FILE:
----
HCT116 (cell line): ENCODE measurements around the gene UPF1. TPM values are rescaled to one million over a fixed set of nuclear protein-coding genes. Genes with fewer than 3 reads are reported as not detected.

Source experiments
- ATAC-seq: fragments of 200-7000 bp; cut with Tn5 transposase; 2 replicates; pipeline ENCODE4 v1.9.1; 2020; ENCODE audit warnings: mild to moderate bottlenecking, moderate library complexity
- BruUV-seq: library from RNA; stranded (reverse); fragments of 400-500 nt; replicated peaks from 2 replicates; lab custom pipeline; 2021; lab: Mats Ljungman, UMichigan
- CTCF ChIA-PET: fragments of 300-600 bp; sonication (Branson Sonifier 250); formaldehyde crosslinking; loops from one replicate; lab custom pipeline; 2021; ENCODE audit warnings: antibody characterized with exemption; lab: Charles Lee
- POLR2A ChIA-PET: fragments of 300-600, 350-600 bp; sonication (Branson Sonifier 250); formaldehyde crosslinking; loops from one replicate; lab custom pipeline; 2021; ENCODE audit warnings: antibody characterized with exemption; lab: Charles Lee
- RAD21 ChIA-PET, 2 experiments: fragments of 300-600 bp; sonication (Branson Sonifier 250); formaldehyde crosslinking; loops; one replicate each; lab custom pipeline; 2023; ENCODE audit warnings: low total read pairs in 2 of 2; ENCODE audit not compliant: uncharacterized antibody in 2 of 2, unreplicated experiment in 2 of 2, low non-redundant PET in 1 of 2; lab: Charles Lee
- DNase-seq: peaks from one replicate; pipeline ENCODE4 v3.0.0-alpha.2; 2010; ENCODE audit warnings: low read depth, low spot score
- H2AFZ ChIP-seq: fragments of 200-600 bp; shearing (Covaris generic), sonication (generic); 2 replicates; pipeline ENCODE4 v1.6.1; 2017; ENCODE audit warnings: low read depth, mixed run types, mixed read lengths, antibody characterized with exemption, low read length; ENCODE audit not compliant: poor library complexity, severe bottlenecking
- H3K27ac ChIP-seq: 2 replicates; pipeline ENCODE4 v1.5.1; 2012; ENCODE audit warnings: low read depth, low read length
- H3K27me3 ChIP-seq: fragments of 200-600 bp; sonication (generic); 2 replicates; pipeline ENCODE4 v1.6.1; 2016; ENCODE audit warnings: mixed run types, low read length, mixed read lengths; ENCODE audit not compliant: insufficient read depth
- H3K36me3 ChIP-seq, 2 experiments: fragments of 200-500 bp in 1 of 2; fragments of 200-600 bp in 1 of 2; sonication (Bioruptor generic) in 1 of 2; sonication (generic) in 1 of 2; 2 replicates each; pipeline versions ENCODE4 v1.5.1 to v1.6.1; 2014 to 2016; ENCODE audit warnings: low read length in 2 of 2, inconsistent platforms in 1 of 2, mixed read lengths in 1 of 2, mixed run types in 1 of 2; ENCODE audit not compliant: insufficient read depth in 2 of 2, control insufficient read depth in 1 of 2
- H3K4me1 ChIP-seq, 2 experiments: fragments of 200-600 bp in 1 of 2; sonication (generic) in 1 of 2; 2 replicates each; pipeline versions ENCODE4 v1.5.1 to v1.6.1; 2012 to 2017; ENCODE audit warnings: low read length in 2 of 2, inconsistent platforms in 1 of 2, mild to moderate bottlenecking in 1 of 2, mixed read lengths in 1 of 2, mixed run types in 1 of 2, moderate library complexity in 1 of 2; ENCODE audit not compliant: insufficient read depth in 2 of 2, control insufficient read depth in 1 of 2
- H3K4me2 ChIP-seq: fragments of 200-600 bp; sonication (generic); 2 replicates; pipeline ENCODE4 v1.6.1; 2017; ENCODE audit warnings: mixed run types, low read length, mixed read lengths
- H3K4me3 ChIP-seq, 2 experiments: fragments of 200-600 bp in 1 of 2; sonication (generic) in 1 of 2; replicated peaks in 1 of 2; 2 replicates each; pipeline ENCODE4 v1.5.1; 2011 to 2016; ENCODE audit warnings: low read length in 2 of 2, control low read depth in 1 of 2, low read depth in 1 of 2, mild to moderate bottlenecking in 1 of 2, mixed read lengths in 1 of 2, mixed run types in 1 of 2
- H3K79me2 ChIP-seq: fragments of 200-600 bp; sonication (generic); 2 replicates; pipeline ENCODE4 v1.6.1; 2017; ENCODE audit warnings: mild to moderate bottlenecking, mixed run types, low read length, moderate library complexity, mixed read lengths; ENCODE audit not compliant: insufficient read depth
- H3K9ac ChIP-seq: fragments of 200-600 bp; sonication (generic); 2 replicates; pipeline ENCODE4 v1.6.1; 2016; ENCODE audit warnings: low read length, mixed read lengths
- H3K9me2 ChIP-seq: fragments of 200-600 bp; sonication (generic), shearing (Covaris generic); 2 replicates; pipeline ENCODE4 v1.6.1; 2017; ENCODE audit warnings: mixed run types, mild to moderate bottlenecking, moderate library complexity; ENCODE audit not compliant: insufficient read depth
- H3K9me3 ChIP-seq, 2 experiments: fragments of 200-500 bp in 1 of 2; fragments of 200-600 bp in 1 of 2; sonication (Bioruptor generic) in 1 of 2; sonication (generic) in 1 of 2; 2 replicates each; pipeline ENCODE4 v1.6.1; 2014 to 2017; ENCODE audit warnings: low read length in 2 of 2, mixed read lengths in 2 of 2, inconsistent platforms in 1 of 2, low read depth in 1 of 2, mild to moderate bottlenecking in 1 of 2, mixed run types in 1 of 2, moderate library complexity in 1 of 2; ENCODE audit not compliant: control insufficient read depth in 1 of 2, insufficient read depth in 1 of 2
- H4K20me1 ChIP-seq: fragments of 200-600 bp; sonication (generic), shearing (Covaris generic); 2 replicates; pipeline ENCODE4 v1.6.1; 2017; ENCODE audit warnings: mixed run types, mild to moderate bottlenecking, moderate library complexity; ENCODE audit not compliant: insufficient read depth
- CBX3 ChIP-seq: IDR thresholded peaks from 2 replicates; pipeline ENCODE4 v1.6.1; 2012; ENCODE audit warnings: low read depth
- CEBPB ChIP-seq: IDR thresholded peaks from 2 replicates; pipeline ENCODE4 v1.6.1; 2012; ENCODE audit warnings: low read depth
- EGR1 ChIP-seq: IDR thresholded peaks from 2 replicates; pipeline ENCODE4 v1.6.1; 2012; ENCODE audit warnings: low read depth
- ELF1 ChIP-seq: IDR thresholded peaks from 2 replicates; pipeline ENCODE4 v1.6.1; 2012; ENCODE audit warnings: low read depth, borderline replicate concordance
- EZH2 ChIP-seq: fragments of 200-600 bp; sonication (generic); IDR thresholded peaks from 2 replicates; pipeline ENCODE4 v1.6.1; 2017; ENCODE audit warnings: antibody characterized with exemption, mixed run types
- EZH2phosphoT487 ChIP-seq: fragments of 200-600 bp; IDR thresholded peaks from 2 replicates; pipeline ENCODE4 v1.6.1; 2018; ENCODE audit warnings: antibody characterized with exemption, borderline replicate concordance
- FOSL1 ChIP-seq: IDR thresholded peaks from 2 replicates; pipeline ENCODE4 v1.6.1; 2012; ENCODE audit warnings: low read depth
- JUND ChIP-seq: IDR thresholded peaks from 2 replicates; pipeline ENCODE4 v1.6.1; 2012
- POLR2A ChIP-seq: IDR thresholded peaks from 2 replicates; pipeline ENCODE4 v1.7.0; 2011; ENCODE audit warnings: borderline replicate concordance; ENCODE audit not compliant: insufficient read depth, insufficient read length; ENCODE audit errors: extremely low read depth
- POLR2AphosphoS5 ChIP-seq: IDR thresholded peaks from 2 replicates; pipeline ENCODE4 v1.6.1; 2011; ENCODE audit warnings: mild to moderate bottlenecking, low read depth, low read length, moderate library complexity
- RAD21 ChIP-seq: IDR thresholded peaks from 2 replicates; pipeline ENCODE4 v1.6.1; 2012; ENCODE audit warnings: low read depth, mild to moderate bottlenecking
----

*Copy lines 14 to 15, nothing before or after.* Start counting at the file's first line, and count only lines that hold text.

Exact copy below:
- H3K4me2 ChIP-seq: fragments of 200-600 bp; sonication (generic); 2 replicates; pipeline ENCODE4 v1.6.1; 2017; ENCODE audit warnings: mixed run types, low read length, mixed read lengths
- H3K4me3 ChIP-seq, 2 experiments: fragments of 200-600 bp in 1 of 2; sonication (generic) in 1 of 2; replicated peaks in 1 of 2; 2 replicates each; pipeline ENCODE4 v1.5.1; 2011 to 2016; ENCODE audit warnings: low read length in 2 of 2, control low read depth in 1 of 2, low read depth in 1 of 2, mild to moderate bottlenecking in 1 of 2, mixed read lengths in 1 of 2, mixed run types in 1 of 2